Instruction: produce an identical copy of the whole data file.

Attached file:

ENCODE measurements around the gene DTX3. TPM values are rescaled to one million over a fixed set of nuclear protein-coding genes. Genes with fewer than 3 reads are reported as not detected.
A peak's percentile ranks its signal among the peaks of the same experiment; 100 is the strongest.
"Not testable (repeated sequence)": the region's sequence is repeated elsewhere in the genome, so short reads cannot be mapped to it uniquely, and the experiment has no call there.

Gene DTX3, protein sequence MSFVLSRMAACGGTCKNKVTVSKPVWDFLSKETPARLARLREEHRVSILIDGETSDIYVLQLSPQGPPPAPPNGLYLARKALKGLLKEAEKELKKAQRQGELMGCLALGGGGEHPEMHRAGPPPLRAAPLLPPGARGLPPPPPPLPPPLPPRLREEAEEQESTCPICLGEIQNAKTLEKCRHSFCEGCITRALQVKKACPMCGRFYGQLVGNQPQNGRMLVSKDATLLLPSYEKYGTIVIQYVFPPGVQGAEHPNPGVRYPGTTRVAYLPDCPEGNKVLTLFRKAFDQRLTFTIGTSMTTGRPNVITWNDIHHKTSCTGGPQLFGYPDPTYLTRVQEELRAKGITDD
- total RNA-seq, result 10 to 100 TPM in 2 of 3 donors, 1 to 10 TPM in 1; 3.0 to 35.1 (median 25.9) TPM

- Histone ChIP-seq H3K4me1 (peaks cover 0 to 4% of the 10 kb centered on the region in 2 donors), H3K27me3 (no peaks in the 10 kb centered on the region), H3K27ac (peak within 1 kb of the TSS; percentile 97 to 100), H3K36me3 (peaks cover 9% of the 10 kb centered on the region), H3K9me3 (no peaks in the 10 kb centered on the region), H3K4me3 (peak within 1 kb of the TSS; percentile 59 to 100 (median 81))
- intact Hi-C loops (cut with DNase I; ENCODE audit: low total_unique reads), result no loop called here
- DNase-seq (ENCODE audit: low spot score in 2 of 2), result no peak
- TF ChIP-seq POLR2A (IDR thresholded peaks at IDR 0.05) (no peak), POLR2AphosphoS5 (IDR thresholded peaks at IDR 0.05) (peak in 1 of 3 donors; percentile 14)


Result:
ENCODE measurements around the gene DTX3. TPM values are rescaled to one million over a fixed set of nuclear protein-coding genes. Genes with fewer than 3 reads are reported as not detected.
A peak's percentile ranks its signal among the peaks of the same experiment; 100 is the strongest.
"Not testable (repeated sequence)": the region's sequence is repeated elsewhere in the genome, so short reads cannot be mapped to it uniquely, and the experiment has no call there.

Gene DTX3, protein sequence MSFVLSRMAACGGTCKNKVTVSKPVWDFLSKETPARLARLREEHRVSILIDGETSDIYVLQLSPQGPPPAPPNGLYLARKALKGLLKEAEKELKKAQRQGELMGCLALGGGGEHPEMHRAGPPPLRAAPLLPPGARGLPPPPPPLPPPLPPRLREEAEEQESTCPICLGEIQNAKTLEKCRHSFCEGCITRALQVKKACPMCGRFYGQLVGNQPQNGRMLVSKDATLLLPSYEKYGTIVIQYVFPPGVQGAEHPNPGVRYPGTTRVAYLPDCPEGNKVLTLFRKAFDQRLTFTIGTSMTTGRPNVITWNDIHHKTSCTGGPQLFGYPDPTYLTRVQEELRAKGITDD
- total RNA-seq, result 10 to 100 TPM in 2 of 3 donors, 1 to 10 TPM in 1; 3.0 to 35.1 (median 25.9) TPM

- Histone ChIP-seq H3K4me1 (peaks cover 0 to 4% of the 10 kb centered on the region in 2 donors), H3K27me3 (no peaks in the 10 kb centered on the region), H3K27ac (peak within 1 kb of the TSS; percentile 97 to 100), H3K36me3 (peaks cover 9% of the 10 kb centered on the region), H3K9me3 (no peaks in the 10 kb centered on the region), H3K4me3 (peak within 1 kb of the TSS; percentile 59 to 100 (median 81))
- intact Hi-C loops (cut with DNase I; ENCODE audit: low total_unique reads), result no loop called here
- DNase-seq (ENCODE audit: low spot score in 2 of 2), result no peak
- TF ChIP-seq POLR2A (IDR thresholded peaks at IDR 0.05) (no peak), POLR2AphosphoS5 (IDR thresholded peaks at IDR 0.05) (peak in 1 of 3 donors; percentile 14)